‘Farmers are digging their own graves’: true cost of growing food in Spain’s arid south

‘Farmers are digging their own graves’: true cost of growing food in Spain’s arid south

Intensive agriculture’s insatiable thirst for water is turning wetland to wasteland, draining rivers and polluting groundwater

A wetland without water is a melancholy sight. The fish are dead, the birds have flown and a lifeless silence hangs over the place. “Everything you see around you should be under water,” says Ecologists in Action’s Rafa Gosálvez from the lookout in Las Tablas de Daimiel national park. The park has been dry for three years and where there were once aquatic species such as ducks, herons, egrets and freshwater crayfish, as well as tree frogs and the European polecat, now the wildlife has mostly vanished.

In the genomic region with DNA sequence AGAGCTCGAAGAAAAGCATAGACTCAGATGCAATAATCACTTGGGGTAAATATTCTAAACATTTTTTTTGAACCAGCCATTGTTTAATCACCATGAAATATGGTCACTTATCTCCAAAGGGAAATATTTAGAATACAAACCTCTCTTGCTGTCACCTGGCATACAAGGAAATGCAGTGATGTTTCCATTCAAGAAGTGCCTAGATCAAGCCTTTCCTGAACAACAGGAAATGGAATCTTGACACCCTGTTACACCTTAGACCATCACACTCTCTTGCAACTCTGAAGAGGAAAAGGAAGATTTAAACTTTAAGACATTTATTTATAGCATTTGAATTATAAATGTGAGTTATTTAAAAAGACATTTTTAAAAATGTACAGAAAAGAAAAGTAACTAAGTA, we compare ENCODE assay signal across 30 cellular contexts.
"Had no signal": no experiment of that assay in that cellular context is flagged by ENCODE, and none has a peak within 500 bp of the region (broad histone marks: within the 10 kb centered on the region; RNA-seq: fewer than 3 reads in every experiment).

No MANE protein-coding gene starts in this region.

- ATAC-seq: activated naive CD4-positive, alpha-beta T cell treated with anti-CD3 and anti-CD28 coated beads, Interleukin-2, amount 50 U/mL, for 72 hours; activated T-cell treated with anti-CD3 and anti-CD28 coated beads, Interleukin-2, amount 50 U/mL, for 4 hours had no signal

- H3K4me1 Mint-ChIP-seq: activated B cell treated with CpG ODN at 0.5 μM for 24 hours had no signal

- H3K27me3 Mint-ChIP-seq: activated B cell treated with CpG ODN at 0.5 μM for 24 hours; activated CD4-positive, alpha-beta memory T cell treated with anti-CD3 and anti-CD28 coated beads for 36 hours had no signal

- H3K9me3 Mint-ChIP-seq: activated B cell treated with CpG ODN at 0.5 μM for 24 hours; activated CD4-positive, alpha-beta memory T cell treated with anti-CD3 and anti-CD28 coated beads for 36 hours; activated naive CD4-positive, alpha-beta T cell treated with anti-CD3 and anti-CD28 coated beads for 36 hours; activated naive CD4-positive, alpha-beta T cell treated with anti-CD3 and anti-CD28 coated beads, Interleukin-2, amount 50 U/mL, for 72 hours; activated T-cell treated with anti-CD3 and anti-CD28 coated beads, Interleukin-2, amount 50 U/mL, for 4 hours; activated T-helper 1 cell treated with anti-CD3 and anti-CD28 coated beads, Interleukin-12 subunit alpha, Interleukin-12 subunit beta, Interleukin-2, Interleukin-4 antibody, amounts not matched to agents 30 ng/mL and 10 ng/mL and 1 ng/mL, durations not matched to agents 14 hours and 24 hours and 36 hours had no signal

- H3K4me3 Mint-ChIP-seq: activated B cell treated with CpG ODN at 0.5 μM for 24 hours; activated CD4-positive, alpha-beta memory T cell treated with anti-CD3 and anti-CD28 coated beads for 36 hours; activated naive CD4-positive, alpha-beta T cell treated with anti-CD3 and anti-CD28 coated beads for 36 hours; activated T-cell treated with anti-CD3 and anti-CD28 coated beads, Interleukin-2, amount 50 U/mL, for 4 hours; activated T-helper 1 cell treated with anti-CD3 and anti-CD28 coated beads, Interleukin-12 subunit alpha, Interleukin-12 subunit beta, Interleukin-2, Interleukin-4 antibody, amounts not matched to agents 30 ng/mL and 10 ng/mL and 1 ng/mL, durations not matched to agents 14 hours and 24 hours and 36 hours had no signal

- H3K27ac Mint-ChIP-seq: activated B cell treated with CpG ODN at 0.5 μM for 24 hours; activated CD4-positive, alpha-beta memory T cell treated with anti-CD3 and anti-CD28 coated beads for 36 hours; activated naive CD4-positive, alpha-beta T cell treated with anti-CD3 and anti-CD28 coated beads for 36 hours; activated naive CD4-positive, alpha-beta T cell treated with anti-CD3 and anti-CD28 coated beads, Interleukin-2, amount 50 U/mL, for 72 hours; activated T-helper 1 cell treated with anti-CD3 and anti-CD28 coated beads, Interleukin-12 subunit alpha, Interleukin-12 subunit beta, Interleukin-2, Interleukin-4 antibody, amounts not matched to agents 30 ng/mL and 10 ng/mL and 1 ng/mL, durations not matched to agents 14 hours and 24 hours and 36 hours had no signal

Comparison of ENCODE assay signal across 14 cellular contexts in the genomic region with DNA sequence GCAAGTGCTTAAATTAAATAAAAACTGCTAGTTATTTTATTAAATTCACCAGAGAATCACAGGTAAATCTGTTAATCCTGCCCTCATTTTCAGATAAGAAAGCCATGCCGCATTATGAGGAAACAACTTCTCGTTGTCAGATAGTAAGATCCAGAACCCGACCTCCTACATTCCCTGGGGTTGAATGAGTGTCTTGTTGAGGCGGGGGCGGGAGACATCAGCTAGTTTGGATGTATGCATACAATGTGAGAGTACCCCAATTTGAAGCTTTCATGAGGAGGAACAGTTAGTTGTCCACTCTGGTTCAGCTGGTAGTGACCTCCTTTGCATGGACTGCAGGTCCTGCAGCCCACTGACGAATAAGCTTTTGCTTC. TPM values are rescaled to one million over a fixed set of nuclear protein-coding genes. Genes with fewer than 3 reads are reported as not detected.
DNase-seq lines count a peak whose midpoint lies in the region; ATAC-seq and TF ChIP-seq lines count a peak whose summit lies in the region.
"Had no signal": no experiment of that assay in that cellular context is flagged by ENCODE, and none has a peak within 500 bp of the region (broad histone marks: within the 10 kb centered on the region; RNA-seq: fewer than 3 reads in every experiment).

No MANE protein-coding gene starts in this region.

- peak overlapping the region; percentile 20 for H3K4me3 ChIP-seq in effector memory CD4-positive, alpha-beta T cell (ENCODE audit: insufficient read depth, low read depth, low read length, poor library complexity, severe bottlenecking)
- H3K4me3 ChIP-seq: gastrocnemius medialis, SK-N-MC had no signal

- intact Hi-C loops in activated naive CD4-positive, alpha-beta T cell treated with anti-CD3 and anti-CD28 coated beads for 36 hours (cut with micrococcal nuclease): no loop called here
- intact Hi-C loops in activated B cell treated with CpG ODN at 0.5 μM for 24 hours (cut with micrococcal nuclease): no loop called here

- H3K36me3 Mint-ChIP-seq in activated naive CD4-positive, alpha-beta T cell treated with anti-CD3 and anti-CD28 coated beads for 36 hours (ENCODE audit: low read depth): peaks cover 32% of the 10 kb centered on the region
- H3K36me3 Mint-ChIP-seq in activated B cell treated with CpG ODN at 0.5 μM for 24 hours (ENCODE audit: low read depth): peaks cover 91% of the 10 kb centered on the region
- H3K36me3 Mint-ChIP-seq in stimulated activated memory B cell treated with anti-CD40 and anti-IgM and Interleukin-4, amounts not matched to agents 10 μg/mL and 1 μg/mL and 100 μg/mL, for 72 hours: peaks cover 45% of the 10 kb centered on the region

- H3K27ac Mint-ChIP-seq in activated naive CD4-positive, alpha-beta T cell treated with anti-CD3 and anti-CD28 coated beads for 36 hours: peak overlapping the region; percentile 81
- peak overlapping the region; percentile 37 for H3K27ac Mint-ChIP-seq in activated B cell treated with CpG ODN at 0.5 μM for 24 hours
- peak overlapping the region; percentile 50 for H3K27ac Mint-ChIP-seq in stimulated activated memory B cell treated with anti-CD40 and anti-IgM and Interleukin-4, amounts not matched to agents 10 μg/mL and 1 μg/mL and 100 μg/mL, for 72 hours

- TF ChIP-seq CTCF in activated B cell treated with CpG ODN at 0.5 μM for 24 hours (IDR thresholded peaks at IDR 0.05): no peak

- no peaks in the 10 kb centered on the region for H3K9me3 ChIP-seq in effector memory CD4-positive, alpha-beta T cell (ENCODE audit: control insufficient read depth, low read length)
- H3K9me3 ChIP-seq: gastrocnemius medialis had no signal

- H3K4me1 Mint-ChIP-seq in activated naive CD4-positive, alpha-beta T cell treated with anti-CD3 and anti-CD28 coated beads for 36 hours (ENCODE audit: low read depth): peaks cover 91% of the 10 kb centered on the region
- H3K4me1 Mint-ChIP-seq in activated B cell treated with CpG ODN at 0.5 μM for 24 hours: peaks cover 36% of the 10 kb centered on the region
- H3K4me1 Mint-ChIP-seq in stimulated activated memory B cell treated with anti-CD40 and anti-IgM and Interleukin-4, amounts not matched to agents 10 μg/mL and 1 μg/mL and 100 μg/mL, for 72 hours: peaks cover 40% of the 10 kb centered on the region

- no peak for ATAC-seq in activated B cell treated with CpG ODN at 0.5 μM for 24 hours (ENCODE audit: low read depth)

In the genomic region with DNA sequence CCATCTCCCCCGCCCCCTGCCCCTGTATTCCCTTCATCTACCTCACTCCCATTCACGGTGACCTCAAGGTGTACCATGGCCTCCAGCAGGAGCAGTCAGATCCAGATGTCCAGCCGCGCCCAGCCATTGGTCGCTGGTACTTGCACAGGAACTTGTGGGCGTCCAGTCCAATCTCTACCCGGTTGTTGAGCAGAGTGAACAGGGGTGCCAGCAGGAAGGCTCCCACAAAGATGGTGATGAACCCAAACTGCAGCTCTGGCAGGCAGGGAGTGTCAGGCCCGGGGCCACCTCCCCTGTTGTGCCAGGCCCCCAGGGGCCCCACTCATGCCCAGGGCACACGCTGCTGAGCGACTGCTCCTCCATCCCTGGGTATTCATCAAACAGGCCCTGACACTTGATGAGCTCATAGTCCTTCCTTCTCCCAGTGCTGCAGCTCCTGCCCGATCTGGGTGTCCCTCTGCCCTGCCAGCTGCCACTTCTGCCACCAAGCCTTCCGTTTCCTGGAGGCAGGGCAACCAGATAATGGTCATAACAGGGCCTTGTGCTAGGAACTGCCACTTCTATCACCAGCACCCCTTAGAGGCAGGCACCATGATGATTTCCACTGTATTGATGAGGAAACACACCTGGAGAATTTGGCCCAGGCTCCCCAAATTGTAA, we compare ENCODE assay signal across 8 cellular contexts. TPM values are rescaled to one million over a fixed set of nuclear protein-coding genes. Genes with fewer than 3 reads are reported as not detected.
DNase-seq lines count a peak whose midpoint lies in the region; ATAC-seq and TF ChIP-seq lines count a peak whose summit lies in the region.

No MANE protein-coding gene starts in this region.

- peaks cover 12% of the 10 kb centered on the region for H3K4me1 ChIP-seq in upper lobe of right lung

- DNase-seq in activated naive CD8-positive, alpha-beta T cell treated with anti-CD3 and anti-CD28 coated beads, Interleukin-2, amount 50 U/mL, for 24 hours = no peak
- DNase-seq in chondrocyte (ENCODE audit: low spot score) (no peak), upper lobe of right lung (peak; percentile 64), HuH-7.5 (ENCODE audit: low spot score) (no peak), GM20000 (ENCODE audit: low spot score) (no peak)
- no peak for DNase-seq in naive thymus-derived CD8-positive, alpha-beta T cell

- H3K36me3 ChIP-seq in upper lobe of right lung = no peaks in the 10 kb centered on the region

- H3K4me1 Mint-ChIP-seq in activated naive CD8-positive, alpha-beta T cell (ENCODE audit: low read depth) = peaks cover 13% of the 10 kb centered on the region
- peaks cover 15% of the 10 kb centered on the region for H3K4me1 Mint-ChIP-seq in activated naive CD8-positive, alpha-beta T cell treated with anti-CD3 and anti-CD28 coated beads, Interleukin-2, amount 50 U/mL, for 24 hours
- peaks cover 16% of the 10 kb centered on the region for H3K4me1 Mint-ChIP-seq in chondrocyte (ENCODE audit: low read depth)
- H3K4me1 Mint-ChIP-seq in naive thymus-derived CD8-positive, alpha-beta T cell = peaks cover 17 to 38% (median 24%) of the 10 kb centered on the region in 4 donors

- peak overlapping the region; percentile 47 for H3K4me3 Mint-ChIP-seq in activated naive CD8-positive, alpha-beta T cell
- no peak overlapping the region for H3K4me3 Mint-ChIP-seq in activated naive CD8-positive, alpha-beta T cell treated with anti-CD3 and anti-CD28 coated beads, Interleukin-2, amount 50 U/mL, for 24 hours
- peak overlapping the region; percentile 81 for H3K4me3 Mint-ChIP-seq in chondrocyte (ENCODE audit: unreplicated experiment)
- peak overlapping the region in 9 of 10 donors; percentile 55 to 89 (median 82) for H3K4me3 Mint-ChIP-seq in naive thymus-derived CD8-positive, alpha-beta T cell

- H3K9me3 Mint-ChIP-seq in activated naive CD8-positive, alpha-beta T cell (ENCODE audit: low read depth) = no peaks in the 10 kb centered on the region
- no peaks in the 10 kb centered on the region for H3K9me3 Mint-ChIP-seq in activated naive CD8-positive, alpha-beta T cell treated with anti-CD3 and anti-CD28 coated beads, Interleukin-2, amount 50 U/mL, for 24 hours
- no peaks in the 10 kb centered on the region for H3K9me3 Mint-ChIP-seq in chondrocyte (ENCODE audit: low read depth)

Las Tablas de Daimiel is a unique wetland in the vast, almost treeless plains of Castilla-La Mancha in central Spain. But the park has had the life sucked out of it to slake intensive agriculture’s insatiable thirst.

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